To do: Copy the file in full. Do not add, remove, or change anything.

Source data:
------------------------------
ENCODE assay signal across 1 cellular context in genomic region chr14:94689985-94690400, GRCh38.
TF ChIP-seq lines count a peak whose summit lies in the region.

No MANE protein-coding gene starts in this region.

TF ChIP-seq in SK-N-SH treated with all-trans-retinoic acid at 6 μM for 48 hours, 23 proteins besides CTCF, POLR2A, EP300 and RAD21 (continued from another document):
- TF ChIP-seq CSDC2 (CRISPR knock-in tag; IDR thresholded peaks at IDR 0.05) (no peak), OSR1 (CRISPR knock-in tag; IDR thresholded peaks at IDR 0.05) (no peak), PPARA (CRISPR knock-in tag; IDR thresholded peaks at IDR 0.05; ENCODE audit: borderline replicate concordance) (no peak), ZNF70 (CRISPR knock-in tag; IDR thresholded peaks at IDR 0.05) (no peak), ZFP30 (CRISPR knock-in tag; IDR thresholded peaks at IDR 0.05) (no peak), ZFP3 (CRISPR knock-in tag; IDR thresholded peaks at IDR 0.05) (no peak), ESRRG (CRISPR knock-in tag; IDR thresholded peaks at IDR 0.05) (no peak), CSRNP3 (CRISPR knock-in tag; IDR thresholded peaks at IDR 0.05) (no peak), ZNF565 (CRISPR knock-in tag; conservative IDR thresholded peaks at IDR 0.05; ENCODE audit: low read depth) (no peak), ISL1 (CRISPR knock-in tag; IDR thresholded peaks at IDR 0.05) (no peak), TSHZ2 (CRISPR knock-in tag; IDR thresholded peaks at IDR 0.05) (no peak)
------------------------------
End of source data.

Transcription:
ENCODE assay signal across 1 cellular context in genomic region chr14:94689985-94690400, GRCh38.
TF ChIP-seq lines count a peak whose summit lies in the region.

No MANE protein-coding gene starts in this region.

TF ChIP-seq in SK-N-SH treated with all-trans-retinoic acid at 6 μM for 48 hours, 23 proteins besides CTCF, POLR2A, EP300 and RAD21 (continued from another document):
- TF ChIP-seq CSDC2 (CRISPR knock-in tag; IDR thresholded peaks at IDR 0.05) (no peak), OSR1 (CRISPR knock-in tag; IDR thresholded peaks at IDR 0.05) (no peak), PPARA (CRISPR knock-in tag; IDR thresholded peaks at IDR 0.05; ENCODE audit: borderline replicate concordance) (no peak), ZNF70 (CRISPR knock-in tag; IDR thresholded peaks at IDR 0.05) (no peak), ZFP30 (CRISPR knock-in tag; IDR thresholded peaks at IDR 0.05) (no peak), ZFP3 (CRISPR knock-in tag; IDR thresholded peaks at IDR 0.05) (no peak), ESRRG (CRISPR knock-in tag; IDR thresholded peaks at IDR 0.05) (no peak), CSRNP3 (CRISPR knock-in tag; IDR thresholded peaks at IDR 0.05) (no peak), ZNF565 (CRISPR knock-in tag; conservative IDR thresholded peaks at IDR 0.05; ENCODE audit: low read depth) (no peak), ISL1 (CRISPR knock-in tag; IDR thresholded peaks at IDR 0.05) (no peak), TSHZ2 (CRISPR knock-in tag; IDR thresholded peaks at IDR 0.05) (no peak)